Paul Danan says he was left homeless and suffered a drug relapse during the lockdown

Ex-Hollyoaks actor Paul Danan, 43, revealed he had terrifying hallucinations after doing cocaine in a hotel room

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Paul Danan reveals terrifying moment

Paul Danan has said he suffered a drug relapse and became homeless during the initial lockdown.

The ex-Hollyoaks actor, 43, revealed he had terrifying hallucinations after doing cocaine in a hotel room.

He has been to rehab 17 times in his life and has a history of cocaine addiction but has been clean for two years now.

Speak with The sunPaul said that he felt “so awful, guilty and ashamed” when he started using again and that it got “really scary”.

“I didn’t want to be alone in lockdown so I left my flat in Hertfordshire and moved back in with mum and dad in Essex,” he said. “I thought everything would be fine as I hadn’t touched drugs in 18 months and life was good.”

Paul Danan has said he has relapsed on drugs


Can Nguyen/REX/Shutterstock)

Paul, who was diagnosed with ADHD in 2019, has found the lockdown restrictions difficult to deal with as being around people often helped his condition.

However, because his father was at high risk, he was unable to meet anyone for a walk in case he contracted and passed on the virus.

“It was also really hard not being able to see my son, DeNiro, who was locked away in London with his mom,” he said of his six-year-old son with his ex.

Paul explained that he was getting “really bad cabin fever” and frustration – which led to him relapsing two months later in May 2020 after quitting his apartment.

Paul became homeless during the first lockdown


Paul Danan/Instagram)

Paul suffered terrifying hallucinations after doing cocaine in a hotel room



Revealing he didn’t want to keep paying for an apartment he wasn’t staying in, he went to pick up his stuff and while cleaning out discovered an “empty bag” that “triggered something”.

He said: “I ended up bumping into someone outside and got some cocaine from him. It was a moment like, ‘Fuck it, I’m not going to get another chance.’ Then I went back to my parents and used.

“I only had a few lines, but it was enough to get me going again. They say one line is too many, a thousand is never enough, and that’s how it is.”

He afterwards felt “guilty and ashamed” after spending over £1million on rehab and recovery over the years.

He then left his parents’ house to stay with a friend in Bournemouth who had said he would help him with his detox.

Paul felt ashamed after the relapse


Ana M. Wiggins / BACKGROUND)

But when he arrived, Paul explained that the apartment was “really dingy” and he didn’t feel comfortable there.

The couple eventually fell apart and Paul, after an argument, was dropped off at a train station by his pal, leaving him homeless.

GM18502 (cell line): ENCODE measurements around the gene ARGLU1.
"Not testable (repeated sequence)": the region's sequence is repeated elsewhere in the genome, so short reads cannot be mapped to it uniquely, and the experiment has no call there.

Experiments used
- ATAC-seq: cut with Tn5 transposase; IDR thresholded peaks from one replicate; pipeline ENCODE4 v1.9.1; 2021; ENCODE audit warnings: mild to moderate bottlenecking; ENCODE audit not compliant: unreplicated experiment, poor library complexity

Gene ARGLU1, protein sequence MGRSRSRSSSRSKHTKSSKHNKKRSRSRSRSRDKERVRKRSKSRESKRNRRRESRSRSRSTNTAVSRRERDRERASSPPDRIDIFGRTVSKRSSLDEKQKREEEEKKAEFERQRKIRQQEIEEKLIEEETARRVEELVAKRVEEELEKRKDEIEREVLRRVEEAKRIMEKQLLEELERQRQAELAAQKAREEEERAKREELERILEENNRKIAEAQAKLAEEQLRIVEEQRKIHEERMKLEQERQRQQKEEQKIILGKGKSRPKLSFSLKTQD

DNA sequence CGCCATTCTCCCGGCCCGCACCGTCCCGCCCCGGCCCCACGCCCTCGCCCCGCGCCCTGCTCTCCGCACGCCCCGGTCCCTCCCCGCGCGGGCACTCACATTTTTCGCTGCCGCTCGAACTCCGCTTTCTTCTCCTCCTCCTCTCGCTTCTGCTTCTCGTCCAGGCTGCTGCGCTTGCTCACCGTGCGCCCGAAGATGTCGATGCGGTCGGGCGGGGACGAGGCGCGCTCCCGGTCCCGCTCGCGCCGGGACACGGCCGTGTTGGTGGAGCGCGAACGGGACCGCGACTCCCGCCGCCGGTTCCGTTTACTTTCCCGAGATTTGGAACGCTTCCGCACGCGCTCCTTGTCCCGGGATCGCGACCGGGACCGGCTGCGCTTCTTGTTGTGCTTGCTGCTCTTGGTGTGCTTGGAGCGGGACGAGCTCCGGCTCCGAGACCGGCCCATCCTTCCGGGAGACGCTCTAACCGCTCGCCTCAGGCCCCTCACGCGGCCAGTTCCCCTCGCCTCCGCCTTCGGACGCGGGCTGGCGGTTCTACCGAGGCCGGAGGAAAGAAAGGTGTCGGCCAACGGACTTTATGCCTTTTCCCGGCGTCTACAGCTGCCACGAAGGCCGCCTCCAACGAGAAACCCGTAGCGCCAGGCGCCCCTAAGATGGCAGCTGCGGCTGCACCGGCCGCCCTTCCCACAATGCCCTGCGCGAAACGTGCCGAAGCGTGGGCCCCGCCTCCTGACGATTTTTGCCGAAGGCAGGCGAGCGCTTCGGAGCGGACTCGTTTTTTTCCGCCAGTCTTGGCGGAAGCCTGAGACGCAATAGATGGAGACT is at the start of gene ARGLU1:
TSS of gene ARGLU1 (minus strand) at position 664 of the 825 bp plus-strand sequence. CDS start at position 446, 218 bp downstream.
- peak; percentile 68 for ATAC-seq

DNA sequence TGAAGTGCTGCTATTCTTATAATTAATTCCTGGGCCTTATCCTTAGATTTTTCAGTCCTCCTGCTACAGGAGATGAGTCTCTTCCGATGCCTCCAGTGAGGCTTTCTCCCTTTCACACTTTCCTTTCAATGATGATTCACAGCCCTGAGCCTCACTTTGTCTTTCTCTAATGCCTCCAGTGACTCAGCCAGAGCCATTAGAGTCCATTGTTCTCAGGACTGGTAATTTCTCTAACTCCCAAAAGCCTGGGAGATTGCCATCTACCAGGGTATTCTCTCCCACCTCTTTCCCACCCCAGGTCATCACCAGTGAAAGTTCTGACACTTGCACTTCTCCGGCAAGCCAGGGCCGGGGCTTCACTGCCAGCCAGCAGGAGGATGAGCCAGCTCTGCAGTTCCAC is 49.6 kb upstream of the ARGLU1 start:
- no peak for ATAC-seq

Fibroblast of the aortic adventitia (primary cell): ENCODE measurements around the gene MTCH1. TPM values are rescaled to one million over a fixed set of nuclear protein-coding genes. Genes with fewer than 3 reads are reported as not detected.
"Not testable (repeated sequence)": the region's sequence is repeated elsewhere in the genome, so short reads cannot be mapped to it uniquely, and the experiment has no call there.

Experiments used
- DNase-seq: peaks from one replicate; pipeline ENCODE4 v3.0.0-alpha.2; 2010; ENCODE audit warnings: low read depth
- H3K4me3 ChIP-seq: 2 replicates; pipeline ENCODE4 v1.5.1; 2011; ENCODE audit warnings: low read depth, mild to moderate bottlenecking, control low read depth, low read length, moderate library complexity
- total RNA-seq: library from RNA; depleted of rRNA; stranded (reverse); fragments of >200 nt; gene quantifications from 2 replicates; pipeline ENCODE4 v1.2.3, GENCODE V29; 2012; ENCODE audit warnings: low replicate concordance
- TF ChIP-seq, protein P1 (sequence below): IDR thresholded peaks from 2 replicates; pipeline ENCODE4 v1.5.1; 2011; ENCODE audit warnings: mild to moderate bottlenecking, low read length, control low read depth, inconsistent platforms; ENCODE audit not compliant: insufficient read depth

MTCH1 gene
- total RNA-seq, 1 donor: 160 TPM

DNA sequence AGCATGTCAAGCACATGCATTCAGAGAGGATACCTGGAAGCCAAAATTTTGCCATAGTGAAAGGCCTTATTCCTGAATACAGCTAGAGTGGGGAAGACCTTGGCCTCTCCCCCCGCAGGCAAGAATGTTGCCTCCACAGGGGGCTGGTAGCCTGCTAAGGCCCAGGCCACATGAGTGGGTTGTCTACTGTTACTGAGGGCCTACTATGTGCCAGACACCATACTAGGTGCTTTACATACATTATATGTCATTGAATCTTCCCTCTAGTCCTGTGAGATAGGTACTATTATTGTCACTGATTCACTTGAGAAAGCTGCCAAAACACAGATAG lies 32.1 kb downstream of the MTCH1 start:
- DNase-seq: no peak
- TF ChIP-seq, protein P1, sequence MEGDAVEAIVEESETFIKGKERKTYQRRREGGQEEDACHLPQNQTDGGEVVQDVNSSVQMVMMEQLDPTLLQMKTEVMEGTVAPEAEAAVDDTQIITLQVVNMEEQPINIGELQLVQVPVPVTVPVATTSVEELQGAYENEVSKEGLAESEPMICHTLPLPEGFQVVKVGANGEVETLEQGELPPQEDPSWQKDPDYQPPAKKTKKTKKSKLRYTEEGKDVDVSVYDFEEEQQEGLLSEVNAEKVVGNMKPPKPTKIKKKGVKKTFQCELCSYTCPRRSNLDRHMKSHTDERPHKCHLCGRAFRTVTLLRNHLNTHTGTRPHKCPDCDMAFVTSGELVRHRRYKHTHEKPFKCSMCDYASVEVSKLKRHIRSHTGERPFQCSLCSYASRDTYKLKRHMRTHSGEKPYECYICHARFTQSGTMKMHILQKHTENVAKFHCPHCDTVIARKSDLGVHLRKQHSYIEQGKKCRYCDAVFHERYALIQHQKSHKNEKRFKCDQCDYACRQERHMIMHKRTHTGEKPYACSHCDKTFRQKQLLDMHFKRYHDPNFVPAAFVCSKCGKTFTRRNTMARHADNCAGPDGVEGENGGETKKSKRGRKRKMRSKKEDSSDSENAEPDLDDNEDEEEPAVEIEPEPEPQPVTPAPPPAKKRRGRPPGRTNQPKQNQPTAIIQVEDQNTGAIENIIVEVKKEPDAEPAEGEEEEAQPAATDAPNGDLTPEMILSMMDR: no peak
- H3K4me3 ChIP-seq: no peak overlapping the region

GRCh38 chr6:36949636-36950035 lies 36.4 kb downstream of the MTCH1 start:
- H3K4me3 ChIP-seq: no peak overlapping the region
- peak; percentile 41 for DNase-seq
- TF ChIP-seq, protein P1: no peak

He was unable to check into any hotels due to the lockdown and ended up going to the beach to buy drugs. Paul said he met some “shady guys” who stole his things and that it was almost midnight and he had nowhere to go.

“It got scary,” Paul revealed. “I just walked the streets trying to get places but every hotel said no to me and I was in tears. I was basically homeless.

“I wish I was back with my mom and dad, but they were mad at me for going through this with me so many times.”

Paul was helped by a taxi driver who took him to his brother’s hotel and he crashed there before heading to London for rehab in the morning.

He’s been clean for two years now


Paul Danan/Instagram)

Unfortunately, Paul missed his appointment and managed to check into a west London hotel, where he holed up and “things got really bad”.

He explained that he eventually found another merchant and started consuming in that space on a daily basis.

Paul said: “I didn’t eat anything except a croissant that day from the hotel’s breakfast buffet and then went back to the room. People were worried, calling and asking where I was, but I was going insane.

“I went psychotic and thought the police would come through the door.”

Luckily, he managed to get himself into a rehabilitation facility in the Cotswolds, which gave him treatment that “saved.” [his] Life”.

While there, he realized he wasn’t taking the right ADHD medications and they helped him gain his confidence to achieve his dream of teaching theater to people with ADHD.

Since then he has developed The Morning After Theater program which has grown and developed into a charity.

Paul added: “I can honestly say I’m as happy as I’ve ever been. I’m in the best shape I’ve been in years as I play a lot of tennis and I see an amazing girl too.

“In a weird way, I’m thankful I went through the lockdown throwback as I wouldn’t be where I am now after achieving everything I’ve accomplished.”

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